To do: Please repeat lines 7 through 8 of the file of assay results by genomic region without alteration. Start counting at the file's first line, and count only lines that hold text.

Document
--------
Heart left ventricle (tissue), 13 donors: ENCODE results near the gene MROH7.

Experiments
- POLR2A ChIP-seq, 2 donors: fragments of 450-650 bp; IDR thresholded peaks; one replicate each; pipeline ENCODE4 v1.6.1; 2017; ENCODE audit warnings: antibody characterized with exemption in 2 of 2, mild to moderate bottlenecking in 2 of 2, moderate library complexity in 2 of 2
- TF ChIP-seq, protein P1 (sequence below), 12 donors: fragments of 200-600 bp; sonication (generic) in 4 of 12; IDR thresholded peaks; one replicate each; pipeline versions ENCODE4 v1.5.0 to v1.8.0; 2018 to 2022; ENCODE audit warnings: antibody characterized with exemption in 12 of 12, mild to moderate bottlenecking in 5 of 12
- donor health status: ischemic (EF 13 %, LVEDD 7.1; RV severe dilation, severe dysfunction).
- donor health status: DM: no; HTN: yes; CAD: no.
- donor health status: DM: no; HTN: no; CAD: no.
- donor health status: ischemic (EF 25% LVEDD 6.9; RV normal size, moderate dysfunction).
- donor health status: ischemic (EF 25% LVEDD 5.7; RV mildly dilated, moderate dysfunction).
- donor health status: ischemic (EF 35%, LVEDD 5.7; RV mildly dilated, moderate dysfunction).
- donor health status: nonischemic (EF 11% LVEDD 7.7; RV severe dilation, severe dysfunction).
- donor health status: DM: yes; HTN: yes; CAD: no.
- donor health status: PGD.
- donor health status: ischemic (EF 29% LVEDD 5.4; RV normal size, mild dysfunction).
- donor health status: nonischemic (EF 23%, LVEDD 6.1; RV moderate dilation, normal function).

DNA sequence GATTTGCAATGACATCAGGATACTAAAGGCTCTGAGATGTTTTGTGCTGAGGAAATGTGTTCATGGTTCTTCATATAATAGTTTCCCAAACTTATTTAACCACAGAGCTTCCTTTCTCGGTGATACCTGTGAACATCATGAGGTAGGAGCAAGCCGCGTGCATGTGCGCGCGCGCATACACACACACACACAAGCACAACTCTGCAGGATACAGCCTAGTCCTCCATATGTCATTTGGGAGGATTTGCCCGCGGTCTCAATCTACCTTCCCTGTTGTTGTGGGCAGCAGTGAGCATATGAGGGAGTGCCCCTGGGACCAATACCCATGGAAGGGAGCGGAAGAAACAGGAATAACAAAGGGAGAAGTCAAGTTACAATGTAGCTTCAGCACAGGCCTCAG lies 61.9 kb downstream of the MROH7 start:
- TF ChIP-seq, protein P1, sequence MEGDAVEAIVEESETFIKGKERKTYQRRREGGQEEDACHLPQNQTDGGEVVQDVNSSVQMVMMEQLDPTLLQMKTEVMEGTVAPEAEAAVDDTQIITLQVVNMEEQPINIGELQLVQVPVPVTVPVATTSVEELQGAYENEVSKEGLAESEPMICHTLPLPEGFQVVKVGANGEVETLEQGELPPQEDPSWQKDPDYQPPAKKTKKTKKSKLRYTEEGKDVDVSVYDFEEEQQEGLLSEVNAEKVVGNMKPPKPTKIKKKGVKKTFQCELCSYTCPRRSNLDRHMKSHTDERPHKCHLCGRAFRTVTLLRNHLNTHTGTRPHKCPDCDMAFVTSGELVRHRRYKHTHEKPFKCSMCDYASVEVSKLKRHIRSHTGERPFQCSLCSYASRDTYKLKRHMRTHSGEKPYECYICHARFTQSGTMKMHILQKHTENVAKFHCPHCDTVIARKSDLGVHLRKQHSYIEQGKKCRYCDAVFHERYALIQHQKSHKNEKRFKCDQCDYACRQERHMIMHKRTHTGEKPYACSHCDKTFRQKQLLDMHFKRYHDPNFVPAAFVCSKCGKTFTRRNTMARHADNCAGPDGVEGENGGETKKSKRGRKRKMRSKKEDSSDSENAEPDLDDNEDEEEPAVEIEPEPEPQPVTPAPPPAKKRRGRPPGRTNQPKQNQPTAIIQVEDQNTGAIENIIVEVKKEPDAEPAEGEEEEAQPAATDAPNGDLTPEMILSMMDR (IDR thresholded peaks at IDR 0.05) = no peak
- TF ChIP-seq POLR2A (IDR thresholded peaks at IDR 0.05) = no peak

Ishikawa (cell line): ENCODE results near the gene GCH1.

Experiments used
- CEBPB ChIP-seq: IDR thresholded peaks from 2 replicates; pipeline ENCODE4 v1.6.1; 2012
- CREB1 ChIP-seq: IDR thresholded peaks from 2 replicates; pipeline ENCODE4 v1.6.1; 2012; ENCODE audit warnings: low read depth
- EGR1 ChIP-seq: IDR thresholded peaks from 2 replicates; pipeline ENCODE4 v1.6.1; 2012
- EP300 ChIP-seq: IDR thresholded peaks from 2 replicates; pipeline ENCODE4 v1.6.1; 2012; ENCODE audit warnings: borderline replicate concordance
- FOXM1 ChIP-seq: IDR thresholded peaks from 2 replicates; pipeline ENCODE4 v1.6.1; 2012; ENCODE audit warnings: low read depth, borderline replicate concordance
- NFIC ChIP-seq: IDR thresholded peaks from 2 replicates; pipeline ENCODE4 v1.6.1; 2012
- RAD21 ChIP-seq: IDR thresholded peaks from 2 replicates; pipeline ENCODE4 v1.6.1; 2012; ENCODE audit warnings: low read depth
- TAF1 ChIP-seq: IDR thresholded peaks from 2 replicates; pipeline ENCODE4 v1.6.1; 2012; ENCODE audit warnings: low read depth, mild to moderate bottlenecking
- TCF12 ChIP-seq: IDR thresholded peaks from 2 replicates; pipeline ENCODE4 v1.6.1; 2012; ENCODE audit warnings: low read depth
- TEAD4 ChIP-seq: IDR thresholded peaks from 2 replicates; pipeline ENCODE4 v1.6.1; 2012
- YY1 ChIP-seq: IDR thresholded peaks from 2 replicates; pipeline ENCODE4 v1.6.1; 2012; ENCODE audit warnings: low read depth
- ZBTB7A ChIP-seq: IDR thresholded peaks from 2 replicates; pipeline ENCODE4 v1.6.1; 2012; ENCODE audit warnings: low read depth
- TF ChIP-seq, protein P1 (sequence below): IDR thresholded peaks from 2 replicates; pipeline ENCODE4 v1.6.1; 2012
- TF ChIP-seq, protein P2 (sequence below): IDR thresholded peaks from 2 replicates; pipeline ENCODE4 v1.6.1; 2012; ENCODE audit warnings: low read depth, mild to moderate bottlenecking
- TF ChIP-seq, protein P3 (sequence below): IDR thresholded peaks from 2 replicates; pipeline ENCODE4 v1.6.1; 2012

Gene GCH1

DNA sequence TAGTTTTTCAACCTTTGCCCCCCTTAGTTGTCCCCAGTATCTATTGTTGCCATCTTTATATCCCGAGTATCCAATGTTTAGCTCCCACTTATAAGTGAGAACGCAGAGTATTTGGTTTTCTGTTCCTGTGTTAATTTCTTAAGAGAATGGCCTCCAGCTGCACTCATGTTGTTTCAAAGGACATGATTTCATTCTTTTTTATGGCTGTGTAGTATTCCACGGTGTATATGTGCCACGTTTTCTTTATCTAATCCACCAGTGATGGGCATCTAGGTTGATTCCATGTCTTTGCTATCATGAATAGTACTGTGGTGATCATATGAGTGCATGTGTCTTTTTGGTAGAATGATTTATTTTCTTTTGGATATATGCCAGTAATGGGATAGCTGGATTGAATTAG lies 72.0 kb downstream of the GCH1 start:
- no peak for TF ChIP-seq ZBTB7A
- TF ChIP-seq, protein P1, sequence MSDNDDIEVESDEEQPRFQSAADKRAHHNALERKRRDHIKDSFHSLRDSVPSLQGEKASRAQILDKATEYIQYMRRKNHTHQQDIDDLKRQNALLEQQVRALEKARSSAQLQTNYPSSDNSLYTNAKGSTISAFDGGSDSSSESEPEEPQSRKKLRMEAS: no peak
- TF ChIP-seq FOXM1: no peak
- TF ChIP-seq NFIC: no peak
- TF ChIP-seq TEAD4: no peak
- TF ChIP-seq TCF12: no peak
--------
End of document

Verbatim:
- donor health status: DM: no; HTN: no; CAD: no.
- donor health status: ischemic (EF 25% LVEDD 6.9; RV normal size, moderate dysfunction).